Synthese 144 (3):415Ð432 (2005)
Many philosophers have believed that the laws of nature differ from the accidental truths in their invariance under counterfactual perturbations. Roughly speaking, the laws would still have held had q been the case, for any q that is consistent with the laws. (Trivially, no accident would still have held under every such counterfactual supposition.) The main problem with this slogan (even if it is true) is that it uses the laws themselves to delimit qs range. I present a means of distinguishing the laws (and their logical consequences) from the accidents, in terms of their range of invariance under counterfactual antecedents, that does not appeal to physical modalities (or any cognate notion) in delimiting the relevant range of counterfactual perturbations. I then argue that this approach explicates the sense in which the laws possess a kind of necessity.
|Keywords||Philosophy Philosophy Epistemology Logic Metaphysics Philosophy of Language|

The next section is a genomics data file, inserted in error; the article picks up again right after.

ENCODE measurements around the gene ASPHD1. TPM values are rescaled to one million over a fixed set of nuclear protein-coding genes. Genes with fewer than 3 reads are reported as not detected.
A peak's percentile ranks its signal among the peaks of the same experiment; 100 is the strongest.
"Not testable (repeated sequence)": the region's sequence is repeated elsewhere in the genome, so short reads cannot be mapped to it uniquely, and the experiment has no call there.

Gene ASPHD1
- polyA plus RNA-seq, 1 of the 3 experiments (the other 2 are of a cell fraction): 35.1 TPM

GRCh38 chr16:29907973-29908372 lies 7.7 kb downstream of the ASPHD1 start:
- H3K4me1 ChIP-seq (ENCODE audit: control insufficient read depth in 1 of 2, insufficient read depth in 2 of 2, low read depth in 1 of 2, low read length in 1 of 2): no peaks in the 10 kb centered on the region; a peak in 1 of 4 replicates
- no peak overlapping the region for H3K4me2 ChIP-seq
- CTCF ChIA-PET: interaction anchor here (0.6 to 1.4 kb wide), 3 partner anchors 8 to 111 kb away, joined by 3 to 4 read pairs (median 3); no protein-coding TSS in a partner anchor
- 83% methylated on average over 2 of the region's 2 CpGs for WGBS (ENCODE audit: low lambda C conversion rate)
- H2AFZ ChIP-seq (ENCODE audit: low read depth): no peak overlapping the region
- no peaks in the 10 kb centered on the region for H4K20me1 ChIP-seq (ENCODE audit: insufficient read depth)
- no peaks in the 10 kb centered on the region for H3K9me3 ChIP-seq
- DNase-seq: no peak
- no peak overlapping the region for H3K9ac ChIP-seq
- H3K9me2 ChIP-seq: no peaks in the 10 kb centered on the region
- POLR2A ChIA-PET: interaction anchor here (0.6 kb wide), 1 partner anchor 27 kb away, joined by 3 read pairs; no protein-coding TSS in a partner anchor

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References found in this work BETA
The Problem of Counterfactual Conditionals.Nelson Goodman - 1947 - Journal of Philosophy 44 (5):113-128.
Laws of Nature, Cosmic Coincidences and Scientific Realism.Marc Lange - 1996 - Australasian Journal of Philosophy 74 (4):614 – 638.
Citations of this work BETA
Natural Kindness.Matthew H. Slater - 2015 - British Journal for the Philosophy of Science 66 (2):375-411.
Laws and Meta-Laws of Nature: Conservation Laws and Symmetries.Marc Lange - 2007 - Studies in History and Philosophy of Modern Physics 38 (3):457-481.
Can Counterfactuals Really Be About Possible Worlds?Stephen Barker - 2010 - Noûs 45 (3):557-576.
From Necessary Chances to Biological Laws.C. Haufe - 2013 - British Journal for the Philosophy of Science 64 (2):279-295.
Laws and Meta-Laws of Nature: Conservation Laws and Symmetries.Marc Lange - 2007 - Studies in History and Philosophy of Science Part B: Studies in History and Philosophy of Modern Physics 38 (3):457-481.
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